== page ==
Caring About the Environment

Reader Contribution by Crystal Stevens
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I struggle with the notion that the majority of Americans think that WE (we, as in the collective group of eco-conscious individuals) are burdening them with our “environmental issues”. For years, we have been labeled as tree huggers, hippies, low-life free-loaders and a multitude of other demeaning names by others, even our own family members at times. Sure we hug trees; we love trees, they give us oxygen to breathe. Of course we dance to music and practice random acts of kindness; it is our form of stress relief. Yes we reduce, re-use, recycle; we are highly resourceful individuals.

We don’t waste food and we find fulfillment in saving things from going to a landfill. We grow our own food and medicine, we try to live a healthy and holistic lifestyle, we compost, we try to the best of our best abilities not to rely heavily on fossil fuels, we limit our water usage, we make our own gifts, and we try a little harder each day to make the world a better place. We are activists and advocates for the Earth.  We are mindful, creative, liberal, progressive, imaginative, practical, intelligent and intuitive. We are the ones working to protect the air, the water, the soil, the precious natural resources, the ancient old growth forests, and the Earth as a living, breathing organism. We show a profound respect for the future of the Earth that should merit gratitude in others; gratitude for working diligently to protect the environment for all those who inhabit the Earth, and for future generations. Instead, we are met with judgment, criticism, and discontent.

Environmental issues affect EVERYONE, not just those who are eco-conscious. Carl Sagan summed it up nicely: “Anything else you’re interested in is not going to happen if you can’t breathe the air and drink the water. Don’t sit this one out. Do something. You are by accident of fate alive at an absolutely critical moment in the history of our planet.”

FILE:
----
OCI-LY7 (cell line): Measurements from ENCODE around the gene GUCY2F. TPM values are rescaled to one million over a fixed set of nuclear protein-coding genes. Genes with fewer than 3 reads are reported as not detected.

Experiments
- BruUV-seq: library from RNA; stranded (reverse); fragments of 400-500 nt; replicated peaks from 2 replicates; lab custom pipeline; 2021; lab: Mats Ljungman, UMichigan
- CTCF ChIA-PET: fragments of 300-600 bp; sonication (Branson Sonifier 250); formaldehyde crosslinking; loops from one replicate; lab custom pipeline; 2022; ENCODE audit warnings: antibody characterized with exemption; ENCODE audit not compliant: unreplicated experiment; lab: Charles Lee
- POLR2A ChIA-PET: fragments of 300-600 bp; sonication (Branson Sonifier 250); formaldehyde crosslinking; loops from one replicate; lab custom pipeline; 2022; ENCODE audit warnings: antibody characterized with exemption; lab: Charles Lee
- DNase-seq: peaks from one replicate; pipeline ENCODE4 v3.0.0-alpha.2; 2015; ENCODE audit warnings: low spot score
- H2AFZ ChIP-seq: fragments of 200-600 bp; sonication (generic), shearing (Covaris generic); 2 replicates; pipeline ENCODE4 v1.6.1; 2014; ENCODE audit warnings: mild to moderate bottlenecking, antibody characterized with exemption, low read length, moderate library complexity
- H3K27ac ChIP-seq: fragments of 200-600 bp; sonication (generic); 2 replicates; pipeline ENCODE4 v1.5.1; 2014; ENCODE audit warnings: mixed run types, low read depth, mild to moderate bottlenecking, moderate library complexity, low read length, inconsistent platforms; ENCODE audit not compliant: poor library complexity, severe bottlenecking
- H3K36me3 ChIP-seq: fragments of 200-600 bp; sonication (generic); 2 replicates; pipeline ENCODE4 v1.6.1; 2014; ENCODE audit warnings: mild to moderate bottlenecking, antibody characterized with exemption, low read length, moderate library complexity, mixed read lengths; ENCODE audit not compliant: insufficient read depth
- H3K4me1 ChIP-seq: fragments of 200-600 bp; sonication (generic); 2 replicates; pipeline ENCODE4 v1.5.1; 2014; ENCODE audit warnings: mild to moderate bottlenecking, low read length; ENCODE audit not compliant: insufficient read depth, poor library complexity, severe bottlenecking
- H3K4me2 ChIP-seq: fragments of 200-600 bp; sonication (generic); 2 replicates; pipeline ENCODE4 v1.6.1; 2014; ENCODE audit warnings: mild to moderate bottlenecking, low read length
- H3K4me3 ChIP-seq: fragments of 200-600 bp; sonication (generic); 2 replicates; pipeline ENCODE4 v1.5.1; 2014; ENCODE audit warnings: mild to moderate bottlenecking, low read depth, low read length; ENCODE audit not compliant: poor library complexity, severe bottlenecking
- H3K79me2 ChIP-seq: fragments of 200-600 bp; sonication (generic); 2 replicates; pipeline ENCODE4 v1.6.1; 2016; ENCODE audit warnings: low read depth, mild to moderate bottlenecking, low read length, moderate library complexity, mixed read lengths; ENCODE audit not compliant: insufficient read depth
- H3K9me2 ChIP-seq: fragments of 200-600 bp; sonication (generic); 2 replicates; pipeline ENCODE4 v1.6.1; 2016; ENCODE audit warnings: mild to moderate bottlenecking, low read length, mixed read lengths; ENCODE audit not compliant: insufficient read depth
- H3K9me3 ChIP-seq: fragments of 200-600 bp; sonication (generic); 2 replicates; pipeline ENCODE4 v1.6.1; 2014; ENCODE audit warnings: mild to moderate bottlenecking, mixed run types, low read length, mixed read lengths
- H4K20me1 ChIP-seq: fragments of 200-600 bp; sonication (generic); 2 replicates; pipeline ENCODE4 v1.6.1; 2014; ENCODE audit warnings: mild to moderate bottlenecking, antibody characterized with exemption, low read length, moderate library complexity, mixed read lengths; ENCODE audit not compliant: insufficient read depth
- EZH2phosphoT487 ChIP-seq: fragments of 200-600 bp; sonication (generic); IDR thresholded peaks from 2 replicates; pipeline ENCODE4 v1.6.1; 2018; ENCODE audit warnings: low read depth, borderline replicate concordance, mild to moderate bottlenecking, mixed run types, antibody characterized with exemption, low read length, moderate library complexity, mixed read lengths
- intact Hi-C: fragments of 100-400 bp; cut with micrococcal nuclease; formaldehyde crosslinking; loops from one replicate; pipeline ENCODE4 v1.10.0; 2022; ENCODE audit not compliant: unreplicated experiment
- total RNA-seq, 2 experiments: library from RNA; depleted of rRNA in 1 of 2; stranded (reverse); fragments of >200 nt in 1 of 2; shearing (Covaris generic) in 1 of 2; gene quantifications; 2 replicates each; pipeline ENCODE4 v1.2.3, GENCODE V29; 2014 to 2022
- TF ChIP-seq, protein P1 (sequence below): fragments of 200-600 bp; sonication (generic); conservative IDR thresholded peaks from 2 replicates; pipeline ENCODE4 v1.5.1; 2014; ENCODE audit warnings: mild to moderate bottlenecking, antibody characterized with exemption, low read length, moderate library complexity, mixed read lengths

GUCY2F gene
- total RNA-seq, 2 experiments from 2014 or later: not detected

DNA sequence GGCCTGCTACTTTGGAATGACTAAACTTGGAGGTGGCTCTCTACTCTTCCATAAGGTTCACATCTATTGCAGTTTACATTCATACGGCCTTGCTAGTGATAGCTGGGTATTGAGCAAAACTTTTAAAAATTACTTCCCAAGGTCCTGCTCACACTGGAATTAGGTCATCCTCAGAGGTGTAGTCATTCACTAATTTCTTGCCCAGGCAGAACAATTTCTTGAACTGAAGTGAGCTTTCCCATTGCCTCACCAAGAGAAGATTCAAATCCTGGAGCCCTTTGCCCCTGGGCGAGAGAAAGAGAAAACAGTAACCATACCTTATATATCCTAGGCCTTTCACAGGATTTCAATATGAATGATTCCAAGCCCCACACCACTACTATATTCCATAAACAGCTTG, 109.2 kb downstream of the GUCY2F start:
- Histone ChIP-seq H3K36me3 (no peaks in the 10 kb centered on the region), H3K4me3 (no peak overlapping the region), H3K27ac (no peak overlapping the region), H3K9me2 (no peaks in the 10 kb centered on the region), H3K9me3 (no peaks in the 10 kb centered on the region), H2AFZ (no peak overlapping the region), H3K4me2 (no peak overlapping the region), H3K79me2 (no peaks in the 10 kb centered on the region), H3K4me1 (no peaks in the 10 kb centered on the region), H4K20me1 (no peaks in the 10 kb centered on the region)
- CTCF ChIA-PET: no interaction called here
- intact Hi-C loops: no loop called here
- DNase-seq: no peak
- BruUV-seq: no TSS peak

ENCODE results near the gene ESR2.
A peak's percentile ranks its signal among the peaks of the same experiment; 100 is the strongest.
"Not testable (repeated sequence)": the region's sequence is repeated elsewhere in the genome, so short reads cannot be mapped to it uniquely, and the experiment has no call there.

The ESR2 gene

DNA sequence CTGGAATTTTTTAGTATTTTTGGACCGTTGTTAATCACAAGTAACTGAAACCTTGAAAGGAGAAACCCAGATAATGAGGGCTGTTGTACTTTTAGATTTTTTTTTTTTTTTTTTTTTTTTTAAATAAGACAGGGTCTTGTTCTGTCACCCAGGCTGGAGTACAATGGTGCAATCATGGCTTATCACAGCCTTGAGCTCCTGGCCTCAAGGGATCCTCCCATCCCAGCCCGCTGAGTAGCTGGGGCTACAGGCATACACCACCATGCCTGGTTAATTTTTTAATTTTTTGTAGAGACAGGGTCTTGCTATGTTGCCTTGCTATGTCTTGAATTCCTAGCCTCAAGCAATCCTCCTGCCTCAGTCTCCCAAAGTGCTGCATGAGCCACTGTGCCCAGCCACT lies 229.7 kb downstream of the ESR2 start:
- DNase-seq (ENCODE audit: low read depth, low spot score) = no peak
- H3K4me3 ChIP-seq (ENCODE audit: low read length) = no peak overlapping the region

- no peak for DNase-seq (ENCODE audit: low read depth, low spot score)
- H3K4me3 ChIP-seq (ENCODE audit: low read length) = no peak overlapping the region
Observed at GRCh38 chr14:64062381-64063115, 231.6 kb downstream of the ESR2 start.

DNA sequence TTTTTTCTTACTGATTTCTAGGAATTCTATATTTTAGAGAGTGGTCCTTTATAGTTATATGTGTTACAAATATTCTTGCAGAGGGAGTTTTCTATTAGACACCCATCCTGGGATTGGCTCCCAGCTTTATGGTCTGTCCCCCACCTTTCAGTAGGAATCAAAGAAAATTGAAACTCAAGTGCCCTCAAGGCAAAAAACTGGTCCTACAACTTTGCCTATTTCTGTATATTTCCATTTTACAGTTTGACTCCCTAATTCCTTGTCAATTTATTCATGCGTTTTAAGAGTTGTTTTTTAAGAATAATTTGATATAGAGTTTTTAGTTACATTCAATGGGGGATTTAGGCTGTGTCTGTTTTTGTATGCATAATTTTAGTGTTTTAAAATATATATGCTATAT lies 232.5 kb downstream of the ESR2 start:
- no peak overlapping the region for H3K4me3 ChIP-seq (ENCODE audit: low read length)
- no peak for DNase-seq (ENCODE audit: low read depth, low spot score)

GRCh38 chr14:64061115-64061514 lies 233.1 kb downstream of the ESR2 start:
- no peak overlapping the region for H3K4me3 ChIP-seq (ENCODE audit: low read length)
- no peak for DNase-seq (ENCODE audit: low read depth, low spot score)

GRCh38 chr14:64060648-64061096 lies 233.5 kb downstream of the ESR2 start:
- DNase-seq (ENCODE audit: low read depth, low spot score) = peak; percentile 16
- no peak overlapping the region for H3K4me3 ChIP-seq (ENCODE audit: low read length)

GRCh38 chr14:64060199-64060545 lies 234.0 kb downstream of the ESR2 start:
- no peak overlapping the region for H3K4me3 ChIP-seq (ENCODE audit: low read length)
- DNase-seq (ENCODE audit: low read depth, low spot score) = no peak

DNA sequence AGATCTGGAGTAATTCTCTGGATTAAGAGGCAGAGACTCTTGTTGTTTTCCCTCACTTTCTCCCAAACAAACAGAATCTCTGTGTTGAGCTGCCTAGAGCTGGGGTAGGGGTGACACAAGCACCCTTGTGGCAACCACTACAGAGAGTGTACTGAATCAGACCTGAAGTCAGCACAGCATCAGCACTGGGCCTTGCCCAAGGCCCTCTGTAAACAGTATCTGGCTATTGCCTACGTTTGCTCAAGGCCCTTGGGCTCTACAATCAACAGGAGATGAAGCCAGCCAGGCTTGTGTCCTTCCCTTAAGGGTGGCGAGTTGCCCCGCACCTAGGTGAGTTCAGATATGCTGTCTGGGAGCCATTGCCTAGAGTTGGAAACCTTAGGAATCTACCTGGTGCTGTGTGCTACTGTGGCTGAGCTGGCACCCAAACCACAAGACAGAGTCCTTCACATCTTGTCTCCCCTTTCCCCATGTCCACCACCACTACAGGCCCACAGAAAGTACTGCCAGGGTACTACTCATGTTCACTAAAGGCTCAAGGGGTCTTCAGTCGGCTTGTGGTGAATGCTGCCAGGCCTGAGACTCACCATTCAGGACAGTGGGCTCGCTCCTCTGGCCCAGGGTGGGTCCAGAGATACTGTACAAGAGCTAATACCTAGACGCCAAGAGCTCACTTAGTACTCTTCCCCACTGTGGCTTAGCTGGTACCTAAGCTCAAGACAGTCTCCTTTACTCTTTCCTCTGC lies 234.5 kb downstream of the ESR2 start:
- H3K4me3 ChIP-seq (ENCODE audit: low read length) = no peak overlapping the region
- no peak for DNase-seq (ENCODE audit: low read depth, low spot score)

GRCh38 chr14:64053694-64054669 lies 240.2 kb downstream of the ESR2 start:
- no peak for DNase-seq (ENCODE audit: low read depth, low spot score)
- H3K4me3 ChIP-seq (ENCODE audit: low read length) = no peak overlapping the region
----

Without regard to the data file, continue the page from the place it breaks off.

A question that has been on my mind for over a decade is: What determines the way an individual does or does not become a steward of the Earth? Is it an intrinsic moral obligation? Are we born with an innate instinct to want to protect the Earth and its natural resources? As far as I’m concerned, how could anyone NOT care about the environment? It should be the norm to want to make this world a better place. On the contrary, there are individuals walking amongst us who seem utterly incapable of showing concern for the environment. How can we set an example for these individuals? How can we walk mindfully, every day and set positive examples for others, especially for children? For the future of the planet, it is a necessity for children to grow up knowing how to be environmentally conscious, how to reduce their carbon footprint, and how to encourage others to do the same. A quote by Chief Seattle often comes to mind, “Teach your children what we have taught ours, that the Earth is our Mother.

Whatever befalls the Earth befalls the sons of the Earth. The Earth does not belong to man; man belongs to the Earth. Man did not weave the web of life; he is merely a strand in it. We do not inherit the Earth from our ancestors; we borrow it from our children.” Making others, especially the youth, aware of “environmental issues” is vital to the future of everyone around the globe.